Why you need a plan

Bridge misplanCould this happen to you? Ok, you’re probably not building bridges but how many times have you undertaken a project and found things a bit disjointed? You’ve had to switch between tasks or streams because you hadn’t planned out the dependencies or factored in lead times on other peoples deliverables. This happens to projects of all sizes.

One example of a very small project in my own business was setting up a new lead list for my new ebook “The magic ingredient in the project management mix….. And how to use it wisely”. It had been a few months since I last set up a list in my e-mail/CRM system. It involves creating various web pages, e-mails and settings. And I had forgotten some of the steps and the order of steps. The end result was a lot of flipping back and forth between systems and mind sets. I reckon it took me twice as long as it should have. I didn’t have a plan. I do now, for next time!

There are many reasons why a plan is essential:

  • Can you do it in the timescales – any project sponsor worth their salt will want to see something that shows them you can deliver what you say you will deliver, when you say you will deliver it. A credible plan setting out all the steps will demonstrate this.
  • Why will it cost that much – your project will need funding for resources, materials, 3rd party contracts etc. Your plan demonstrates how much or how many, for how long supporting that funding request.
  • Why can’t you do it sooner – sometimes the business drive you to deliver the project earlier. Your plan, with its clear dependencies will be able to demonstrate either it can’t be delivered earlier or at least clearly highlight the risks or trade offs associated with early delivery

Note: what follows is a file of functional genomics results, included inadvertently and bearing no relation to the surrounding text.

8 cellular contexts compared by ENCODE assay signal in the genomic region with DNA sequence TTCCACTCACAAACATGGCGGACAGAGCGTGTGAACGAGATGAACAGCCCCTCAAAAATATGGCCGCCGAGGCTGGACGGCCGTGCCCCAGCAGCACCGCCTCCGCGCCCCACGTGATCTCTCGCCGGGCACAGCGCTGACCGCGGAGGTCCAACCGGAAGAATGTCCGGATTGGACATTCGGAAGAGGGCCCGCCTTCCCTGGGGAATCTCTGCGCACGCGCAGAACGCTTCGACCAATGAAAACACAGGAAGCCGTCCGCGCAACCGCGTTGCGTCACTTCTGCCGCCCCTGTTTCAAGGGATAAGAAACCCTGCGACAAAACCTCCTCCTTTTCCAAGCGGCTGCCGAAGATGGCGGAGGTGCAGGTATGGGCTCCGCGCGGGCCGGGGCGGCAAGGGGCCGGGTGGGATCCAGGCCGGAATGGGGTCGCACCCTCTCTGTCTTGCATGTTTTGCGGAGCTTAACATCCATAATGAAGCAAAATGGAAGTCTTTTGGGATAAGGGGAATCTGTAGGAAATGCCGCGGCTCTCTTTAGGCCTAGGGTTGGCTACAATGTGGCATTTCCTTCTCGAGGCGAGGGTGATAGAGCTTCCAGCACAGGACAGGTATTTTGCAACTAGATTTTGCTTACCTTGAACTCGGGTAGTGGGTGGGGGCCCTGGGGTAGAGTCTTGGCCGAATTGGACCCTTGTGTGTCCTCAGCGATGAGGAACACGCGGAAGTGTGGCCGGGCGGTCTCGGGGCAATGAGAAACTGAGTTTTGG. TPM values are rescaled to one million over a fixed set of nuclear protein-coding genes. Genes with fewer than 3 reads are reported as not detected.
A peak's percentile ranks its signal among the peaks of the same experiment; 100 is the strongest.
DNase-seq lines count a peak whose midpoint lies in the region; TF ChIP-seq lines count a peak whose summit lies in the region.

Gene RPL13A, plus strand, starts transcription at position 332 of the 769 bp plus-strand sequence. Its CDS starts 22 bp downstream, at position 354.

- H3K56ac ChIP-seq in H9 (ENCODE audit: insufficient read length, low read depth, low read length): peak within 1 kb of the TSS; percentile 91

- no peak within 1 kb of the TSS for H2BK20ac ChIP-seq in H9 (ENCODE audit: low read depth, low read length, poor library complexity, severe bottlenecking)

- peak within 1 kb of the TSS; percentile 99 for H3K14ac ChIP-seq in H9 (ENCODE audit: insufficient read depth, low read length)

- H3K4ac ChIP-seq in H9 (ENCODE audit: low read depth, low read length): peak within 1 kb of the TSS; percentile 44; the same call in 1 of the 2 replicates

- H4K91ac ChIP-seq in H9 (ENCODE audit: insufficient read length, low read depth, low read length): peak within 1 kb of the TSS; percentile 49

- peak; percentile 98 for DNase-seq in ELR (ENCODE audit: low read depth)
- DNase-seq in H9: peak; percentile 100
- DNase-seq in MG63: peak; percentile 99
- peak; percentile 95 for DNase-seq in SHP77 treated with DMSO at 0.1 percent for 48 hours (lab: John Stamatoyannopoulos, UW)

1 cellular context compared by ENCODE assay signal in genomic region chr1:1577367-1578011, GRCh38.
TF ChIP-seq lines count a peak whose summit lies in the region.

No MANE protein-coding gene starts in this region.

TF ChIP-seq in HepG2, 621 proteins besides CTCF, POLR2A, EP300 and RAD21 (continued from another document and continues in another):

• You want us to do what – your plan is a key tool it getting the buy-in and commitment from your team. A plan they support with realistic estimates is much more likely to lead to a successful project.
  • Have you covered all the activities – without a comprehensive plan, it’s difficult to tell if all the activity needed to complete the project is in hand.

How do you make sure your plan is credible?

The best place to start is the end! What is your project looking to deliver? What drives the quality or acceptance of that deliverable? If it’s a really small, short project like my marketing list example, there were some steps that had to be in the plan in the right sequence. However, other optional steps like 2nd, 3rd or 4th reviews of copy material could be compromised to speed up delivery.

Another example involves a major system implementation. The end delivery was new functionality. However, because if the size of the project, the ongoing cost of running the project became an issue so deadlines were set. This forced compromises on the plan cutting out activities and undertaking others in parallel. The end result was the plan broke and more time was lost in recovery and re-planning than would have been taken if it had been planned right in the first place.  They didn’t have the time or money to do it right, but ended up taking the time and spending the money to do it twice (well three times actually. They didn’t learn the lesson first time round).

What planning nightmares have you encountered?

Are you facing a planning challenge you need help with. Contact us here.

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